Then, last week, I got onto part two - which turned out to be the main story of the book - one that happened ten years before the initial part of the book, and is about the denial of love.
Karen, the main protagonist (who is engaged to Ray who has had to go overseas) has been invited by Naomi (who is the spinster in the first part of the book) to tea with Naomi's fiancé, Max. These three, Max, Karen and Naomi, are old acquaintances. Karen is wary of Max and has been reluctant to meet him again - and only does so to please Naomi. As usual Max and Karen spar with each other, and once again Karen is hurt while Naomi tries to maintain peace.
The following scene is pivotal and my favourite part of the book. They are having tea outside the old house of Naomi's late aunt and it is almost time to go. Naomi has gone inside to answer the door to someone while Max and Naomi remain sitting under the trees.
'...There was nothing left to do but lock up the house; they ought to start back soon. The poplars, the crimson-showering cherry, the lawn, the window belonging to the past already. An indoor chill, like in some room where nothing ever goes on, began to settle on Karen.
"We'll bring the tray in when we go."
But they both sat back, her hand near his. Max put his hand on Karen's, pressing it into the grass. Their unexploring, consenting touch lasted; they did not look at each other or at their hands. When their hands had drawn slowly apart, they both watched the flattened grass beginning to spring up again, blade by blade.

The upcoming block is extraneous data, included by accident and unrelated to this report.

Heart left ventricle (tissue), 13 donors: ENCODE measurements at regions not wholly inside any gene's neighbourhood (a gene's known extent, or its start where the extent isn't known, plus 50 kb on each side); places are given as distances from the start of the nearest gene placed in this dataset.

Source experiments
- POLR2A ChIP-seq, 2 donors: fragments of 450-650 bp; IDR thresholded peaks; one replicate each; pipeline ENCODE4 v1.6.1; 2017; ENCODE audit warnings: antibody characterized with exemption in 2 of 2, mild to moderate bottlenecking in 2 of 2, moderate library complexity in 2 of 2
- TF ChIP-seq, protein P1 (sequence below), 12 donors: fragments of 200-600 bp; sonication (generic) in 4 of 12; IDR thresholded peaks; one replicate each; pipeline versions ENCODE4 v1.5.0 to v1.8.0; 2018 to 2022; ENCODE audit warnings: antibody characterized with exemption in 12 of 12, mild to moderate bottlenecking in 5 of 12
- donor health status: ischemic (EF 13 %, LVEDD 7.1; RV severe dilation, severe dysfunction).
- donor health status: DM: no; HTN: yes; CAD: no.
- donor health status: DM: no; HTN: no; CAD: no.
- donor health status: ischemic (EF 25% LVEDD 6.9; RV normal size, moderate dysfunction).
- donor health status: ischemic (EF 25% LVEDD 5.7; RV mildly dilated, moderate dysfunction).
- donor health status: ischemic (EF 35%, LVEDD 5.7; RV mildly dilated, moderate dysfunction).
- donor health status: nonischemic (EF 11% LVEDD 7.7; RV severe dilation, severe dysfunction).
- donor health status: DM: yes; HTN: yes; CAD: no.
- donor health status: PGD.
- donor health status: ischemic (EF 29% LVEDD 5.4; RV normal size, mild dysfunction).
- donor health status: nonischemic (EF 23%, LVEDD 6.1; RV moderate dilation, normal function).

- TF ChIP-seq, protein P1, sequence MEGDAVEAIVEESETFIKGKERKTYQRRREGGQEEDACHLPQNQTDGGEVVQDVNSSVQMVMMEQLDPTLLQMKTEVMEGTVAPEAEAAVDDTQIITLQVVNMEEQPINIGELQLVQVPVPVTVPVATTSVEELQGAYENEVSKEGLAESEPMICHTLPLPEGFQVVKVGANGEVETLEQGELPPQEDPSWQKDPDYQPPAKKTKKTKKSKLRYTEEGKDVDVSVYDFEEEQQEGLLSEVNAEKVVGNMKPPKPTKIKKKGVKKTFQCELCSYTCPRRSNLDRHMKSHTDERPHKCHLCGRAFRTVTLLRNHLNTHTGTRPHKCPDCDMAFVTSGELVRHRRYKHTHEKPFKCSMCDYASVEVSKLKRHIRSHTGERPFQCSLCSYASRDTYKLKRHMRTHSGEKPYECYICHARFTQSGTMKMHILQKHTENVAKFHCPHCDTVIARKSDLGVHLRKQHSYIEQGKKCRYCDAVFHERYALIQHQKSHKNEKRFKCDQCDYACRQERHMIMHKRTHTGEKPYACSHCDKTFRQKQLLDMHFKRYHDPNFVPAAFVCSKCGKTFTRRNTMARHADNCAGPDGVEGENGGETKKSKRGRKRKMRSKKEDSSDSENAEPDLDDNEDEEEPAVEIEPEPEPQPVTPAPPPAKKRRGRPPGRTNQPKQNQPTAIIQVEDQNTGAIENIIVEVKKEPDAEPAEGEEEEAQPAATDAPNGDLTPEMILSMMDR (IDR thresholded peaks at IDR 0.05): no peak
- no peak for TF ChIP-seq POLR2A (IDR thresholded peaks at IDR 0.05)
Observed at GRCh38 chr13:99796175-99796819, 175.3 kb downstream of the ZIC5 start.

Naomi came out busily through the window, taking off her overall, flapping the white sleeves. 'Alas,' she said, 'this time tomorrow we shall be gone, Karen.'
That act, on its own, simply stated and then left there, stayed in my mind. There is no description of thought or feeling, but just that statement of the way they watched the grass rebound - it is terse, powerful and significant.
There is more fine writing in this very fine book. I found it on Jane Smiley's booklist in THIRTEEN WAYS OF LOOKING AT A NOVEL (another good book I haven't finished - but that book is very long) and it makes me want to read the rest of her suggestions.
Since then I have started another good book: NOW YOU SEE HIM by Eli Gottlieb. This is a much easier book and the pages are turning far more rapidly. I am two-thirds of the way through after just a few hours - as Ann Patchett says, it is a literary page-turner. It is about friendship, marriage and family with stunning descriptions of grief and bereavement.